Homebrewers activated by statewide festival sample ban
By Mike Danahey firstname.lastname@example.org December 27, 2012 9:50PM
David Starr, left, of Wayne, and Richard Placko, right, of Elgin, share beer during a Silverado Homebrew Club meet-up at Tap House Grill in St. Charles, Ill., on Thursday, June 21, 2012. | Andrew A. Nelles~For Sun-Times Media |
Updated: January 29, 2013 6:04AM
This is another in a series of stories on people and events that shaped our communities in 2012.
This past summer members the St. Charles-based Silverado Homebrew Club found themselves inadvertently in the middle of the murkiness that is Illinois politics.
The club had been set to provide free samples of member-made beers at the Aug. 4 Wheaton Ale Fest but weren’t allowed to do so as city officials were worried about the legality of serving the brew.
That led to the club also not being able to give away samples at the Beer & BBQ @ Bowes fund raiser in Elgin in September — and eventually to some grassroots political activism.
The matter actually started to build to a head, if you’ll excuse the pun, downstate in April when Peoria International Beer Festival organizers were told by the Illinois Liquor Control Commission that since participating brew clubs’ equipment is not regulated and their beer is not taxed, they could not share the beverages at the festival. A dozen clubs had been a feature at the Peoria festival over the last 19 years. The event is a fund-raiser for the local Jaycees and other charities.
And thus — with the rise in popularity of home brewing — the state’s liquor control commission had started enforcing rules already on the books that do allow people to make their own beer and share it with friends, family and guests to their own home parties, but not offer their creations at public events.
“Once you open up offering homebrew to the public, it’s not good. Its use is limited to the home and may not be offered to the general public,” ILCC spokesperson Susan Hofer said.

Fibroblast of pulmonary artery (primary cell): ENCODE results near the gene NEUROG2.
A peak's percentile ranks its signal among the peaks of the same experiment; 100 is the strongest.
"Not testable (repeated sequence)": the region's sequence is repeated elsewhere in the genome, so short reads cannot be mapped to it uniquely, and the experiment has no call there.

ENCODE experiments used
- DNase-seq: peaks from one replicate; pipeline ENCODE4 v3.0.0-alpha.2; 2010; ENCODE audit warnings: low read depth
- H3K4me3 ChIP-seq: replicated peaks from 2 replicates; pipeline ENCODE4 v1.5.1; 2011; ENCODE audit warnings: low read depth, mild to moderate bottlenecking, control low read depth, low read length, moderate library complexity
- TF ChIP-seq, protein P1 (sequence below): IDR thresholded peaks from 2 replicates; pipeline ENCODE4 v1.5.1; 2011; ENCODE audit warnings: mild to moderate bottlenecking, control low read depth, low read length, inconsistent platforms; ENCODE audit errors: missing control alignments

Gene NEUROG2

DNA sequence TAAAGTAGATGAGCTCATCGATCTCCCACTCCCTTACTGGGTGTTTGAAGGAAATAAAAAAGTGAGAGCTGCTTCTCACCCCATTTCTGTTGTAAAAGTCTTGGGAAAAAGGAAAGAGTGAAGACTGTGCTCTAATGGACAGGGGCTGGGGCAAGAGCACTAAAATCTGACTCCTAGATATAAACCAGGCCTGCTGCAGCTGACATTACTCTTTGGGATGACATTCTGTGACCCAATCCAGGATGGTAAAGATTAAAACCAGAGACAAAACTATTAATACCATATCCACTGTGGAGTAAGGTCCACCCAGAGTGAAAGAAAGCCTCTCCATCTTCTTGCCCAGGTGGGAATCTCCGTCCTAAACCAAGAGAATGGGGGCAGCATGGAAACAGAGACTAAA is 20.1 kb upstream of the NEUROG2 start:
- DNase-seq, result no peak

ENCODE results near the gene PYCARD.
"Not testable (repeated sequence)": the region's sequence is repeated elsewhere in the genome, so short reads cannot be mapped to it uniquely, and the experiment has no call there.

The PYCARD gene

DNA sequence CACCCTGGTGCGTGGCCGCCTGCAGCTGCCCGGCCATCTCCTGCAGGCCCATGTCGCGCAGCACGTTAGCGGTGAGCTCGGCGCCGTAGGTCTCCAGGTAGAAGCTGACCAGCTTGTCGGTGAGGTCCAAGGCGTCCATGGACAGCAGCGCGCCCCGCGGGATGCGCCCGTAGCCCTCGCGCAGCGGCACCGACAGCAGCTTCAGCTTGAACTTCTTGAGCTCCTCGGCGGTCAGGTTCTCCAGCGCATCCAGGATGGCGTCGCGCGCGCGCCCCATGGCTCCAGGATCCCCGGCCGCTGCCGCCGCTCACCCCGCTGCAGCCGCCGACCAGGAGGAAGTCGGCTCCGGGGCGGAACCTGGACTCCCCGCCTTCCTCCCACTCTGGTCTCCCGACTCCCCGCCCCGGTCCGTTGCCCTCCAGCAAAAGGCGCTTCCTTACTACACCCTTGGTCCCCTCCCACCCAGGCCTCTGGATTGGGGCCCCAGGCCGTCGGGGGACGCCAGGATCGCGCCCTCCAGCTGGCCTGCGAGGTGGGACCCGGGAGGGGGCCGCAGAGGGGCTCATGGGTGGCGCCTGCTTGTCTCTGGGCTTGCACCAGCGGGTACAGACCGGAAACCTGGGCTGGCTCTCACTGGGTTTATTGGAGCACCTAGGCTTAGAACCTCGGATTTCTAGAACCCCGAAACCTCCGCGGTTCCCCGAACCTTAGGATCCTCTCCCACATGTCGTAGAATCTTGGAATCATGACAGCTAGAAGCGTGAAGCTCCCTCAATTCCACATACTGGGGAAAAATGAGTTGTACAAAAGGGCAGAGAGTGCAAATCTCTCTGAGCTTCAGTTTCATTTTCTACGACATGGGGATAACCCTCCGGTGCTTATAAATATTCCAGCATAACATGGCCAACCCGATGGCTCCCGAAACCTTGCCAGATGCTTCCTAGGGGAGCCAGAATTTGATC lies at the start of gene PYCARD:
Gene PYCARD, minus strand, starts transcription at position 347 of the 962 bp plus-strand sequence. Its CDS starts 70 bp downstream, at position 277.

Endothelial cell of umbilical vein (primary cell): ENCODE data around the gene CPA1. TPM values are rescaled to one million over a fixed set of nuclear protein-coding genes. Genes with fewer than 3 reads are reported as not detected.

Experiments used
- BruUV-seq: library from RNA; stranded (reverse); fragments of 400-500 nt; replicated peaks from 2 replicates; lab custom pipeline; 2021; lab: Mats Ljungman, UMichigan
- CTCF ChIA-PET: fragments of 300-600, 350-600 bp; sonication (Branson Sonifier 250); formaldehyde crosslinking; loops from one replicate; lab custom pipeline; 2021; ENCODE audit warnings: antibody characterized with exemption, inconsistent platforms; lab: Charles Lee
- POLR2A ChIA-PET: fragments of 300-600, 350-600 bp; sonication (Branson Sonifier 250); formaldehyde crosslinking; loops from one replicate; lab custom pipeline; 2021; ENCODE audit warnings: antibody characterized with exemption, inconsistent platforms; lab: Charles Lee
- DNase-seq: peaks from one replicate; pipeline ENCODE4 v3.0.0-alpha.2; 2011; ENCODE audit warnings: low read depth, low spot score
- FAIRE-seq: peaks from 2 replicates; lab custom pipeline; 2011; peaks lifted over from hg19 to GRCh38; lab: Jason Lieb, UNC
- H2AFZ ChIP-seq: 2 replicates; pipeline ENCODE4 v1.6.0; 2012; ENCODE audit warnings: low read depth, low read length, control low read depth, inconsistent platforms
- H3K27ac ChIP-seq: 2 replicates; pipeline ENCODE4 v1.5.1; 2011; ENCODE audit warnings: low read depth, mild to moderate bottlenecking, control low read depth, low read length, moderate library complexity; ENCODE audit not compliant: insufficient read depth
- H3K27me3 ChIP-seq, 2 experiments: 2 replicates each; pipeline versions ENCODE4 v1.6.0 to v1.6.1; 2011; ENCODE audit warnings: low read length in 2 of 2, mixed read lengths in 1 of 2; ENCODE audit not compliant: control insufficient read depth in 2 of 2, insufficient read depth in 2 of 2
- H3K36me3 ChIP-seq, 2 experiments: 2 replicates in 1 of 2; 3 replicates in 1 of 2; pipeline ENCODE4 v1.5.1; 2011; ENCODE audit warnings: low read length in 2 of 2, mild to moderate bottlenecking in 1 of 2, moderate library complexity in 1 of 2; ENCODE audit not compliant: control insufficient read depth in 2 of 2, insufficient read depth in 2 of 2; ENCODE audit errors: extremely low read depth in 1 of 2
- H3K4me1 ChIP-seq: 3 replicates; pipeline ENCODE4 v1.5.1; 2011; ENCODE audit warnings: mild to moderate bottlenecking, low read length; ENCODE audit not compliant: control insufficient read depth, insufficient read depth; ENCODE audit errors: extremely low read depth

This fall homebrew clubs across the state began working with the office of State Rep. Keith Farnham (D-Elgin) in putting together a draft of legislation, that, under certain controlled circumstances, would allow such groups to give away beer samples at events open to the public. The Colorado-based American Homebrewers Club also offered suggestions on the wording of the proposed bill, which Farnham hopes to introduce in early 2013.
A club in Plainfield called PALE (Plainfield Ale and Lager Enthusiasts) coordinated collecting the information. PALE had been part of the first Midwest Brewers Fest in 2011 but was not allowed to offer homemade beer at the second one held this past August.
Their efforts have been a lesson in democracy for the members of the beer clubs.
Richard Placko, spokesman for Silverado, said, “I have learned that when bills go through Springfield, there are a lot of parties — lobbyists, associations and such — working down there who need to get involved in a bill before it can be voted into law. The intent of this bill is not to put forth legislation that is questionable. Rather, the goal is to give small groups of home-brewers the ability to share the beer that they’ve created with others at a licensed and regulated festival. This same access has already been given homebrewers in Oregon, Wisconsin, and other nearby states.”